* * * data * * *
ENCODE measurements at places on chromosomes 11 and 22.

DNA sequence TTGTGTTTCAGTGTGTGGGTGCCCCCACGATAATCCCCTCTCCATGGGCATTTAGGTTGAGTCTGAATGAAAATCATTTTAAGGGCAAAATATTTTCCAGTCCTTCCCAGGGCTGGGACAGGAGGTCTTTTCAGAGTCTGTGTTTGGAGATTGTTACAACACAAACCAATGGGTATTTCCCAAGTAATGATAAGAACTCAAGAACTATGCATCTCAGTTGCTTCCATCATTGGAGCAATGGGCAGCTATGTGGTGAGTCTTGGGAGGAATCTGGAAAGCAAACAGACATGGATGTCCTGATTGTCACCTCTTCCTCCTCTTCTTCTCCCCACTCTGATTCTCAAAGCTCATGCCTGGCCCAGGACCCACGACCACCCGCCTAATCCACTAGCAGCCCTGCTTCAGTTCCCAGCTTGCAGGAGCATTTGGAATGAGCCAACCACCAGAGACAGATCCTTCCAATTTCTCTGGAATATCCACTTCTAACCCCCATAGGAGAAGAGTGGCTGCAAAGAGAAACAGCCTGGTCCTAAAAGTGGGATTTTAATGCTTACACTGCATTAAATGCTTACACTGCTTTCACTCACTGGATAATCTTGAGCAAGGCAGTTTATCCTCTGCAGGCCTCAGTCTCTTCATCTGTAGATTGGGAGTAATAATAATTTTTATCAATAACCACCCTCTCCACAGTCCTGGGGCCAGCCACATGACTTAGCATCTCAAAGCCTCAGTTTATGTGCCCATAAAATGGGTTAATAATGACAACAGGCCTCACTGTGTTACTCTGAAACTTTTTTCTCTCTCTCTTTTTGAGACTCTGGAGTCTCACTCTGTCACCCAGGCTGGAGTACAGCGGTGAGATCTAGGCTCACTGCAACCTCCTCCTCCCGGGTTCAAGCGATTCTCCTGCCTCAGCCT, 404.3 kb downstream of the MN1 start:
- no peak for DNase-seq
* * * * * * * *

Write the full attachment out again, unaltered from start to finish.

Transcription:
ENCODE measurements at places on chromosomes 11 and 22.

DNA sequence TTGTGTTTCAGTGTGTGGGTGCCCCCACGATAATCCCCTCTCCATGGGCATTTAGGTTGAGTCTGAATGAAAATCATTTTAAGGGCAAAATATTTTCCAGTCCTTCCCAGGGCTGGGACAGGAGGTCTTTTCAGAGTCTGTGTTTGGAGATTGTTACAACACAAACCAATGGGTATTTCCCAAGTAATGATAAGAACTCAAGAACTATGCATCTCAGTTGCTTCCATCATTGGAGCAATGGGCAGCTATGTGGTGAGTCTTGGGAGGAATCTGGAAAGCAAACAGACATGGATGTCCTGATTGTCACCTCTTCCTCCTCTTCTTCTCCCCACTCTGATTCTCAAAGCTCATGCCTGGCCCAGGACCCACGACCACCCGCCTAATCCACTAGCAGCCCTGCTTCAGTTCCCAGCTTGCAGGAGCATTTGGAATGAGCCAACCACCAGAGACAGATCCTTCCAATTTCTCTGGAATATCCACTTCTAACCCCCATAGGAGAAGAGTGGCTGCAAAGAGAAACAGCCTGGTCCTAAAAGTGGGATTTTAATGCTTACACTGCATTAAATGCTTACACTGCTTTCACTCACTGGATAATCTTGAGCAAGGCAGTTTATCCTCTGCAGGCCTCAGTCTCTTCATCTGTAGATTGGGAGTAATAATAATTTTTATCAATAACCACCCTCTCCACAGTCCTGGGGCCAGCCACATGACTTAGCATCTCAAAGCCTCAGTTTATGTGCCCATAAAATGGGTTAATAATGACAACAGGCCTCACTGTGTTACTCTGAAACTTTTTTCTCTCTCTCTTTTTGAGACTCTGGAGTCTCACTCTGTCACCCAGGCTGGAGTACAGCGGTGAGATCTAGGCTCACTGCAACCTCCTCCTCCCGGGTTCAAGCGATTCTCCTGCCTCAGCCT, 404.3 kb downstream of the MN1 start:
- no peak for DNase-seq